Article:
Aug 10 2011

Can you write a check for $1,000?


I’m a bit concerned at this news story about how 64% of Americans don’t have enough cash to cover a $1,000 emergency.

Survey respondents said they’d sell items, borrow from someone, take a cash advance on their credit card, or skip other debt payments to come up with the money. Yikes.

Thinking about how many people would be in a serious jam if a simple emergency popped up makes me a lot more worried than I am about the crazy roller coaster stock market.

I think Dave Ramsey’s first baby step of saving $1,000 for emergencies is so key. It prevents you from having to borrow from others or take out high-interest cash advances or the like. It gives you some breathing room.

If you don’t have that $1,000 starter emergency fund sitting there in your bank account at the ready, why not?

What can you do to squirrel that money away as fast as you can?

The global economy is uncertain. We have to make our own finances as stable as we can.

Posted under Uncategorized | 6 Comments »

6 Responses to “Can you write a check for $1,000?”

  1. I surprised myself, but I realized that since I was 14, I’ve always had $1,000 or more to my name.

  2. Leah, that is awesome!

  3. I remember the first time we put $1000 into savings – savings that wasn’t already earmarked for something – it was an amazing feeling! One I wanted to keep growing. With a family of 6 I quickly decided $2000 made more sense and for years that is what we kept it until we were out of debt. It just was such a secure feeling knowing we had at least a little bit of money set aside.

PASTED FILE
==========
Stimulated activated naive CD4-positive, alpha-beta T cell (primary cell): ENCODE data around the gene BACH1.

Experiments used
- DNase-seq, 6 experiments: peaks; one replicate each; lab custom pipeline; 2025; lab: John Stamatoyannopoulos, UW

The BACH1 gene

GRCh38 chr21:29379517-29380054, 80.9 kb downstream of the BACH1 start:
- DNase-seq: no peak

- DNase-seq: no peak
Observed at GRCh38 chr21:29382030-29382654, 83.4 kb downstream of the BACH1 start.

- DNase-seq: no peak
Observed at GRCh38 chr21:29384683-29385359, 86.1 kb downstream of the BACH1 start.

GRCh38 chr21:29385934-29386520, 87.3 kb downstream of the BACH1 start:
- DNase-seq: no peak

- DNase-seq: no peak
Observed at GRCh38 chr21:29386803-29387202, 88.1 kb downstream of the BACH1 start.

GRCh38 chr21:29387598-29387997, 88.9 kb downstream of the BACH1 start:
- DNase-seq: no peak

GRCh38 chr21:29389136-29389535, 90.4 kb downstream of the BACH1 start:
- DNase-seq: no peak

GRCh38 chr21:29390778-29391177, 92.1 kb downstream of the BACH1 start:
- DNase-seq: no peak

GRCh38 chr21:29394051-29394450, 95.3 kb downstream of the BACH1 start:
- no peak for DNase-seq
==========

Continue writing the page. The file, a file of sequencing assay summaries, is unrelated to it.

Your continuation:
4. We were pretty much living paycheck to paycheck until we both got big raises by moving to a bigger town. Yet, even when we had to be soooo careful I insisted that we have 2 months worth of bill payments saved before getting pregnant. We managed to get that much together, and thankfully by the time the baby came we had saved far more. We don’t have a bunch of different funds for varying needs or wants. We have a savings account and a checking account. Generally, when the savings account doubles what we’ve determined to be our “saftey net” amount, we put the “extra” towards student loans…the last debt (other than the house) that we have! This system has worked really well for us so far!

  5. It is so amazing what $1000 can save you from! And what an amazing sense of security that $1000 can give you if you have been living in debt. Even though our debt situation wasn’t very dire…I remember when we first set the $1000 aside for a true emergency fund…I never felt so relieved. We did have to use it on more than one occasion…and I remember how urgent I felt needing to replenish it! Now we have two savings funds going, since we finally paid all our debt off except for the house. One is the $1000 emergency fund the other is just a regular savings that we are trying to build into 6 months of living expenses. It’s such a small thing that makes such a big difference!

  6. We’ve had a medical emergency almost drain our savings accounts twice now. We have medical insurance, but opt for a high deductable. When we don’t hit the deductable, great! But when we do, I’m so glad we have the emergency money set aside. The last thing I want to worry about in the emergency room is money.

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Hey! I'm Kacie, wife and mother of 3. I write about my family's finance: how we save money, improve our spending, and plan for the future.

I hope I can inspire and encourage you to improve your situation. See disclosure.

I'm adopting a much slower-paced posting schedule, and treating this as a hobby blog now.

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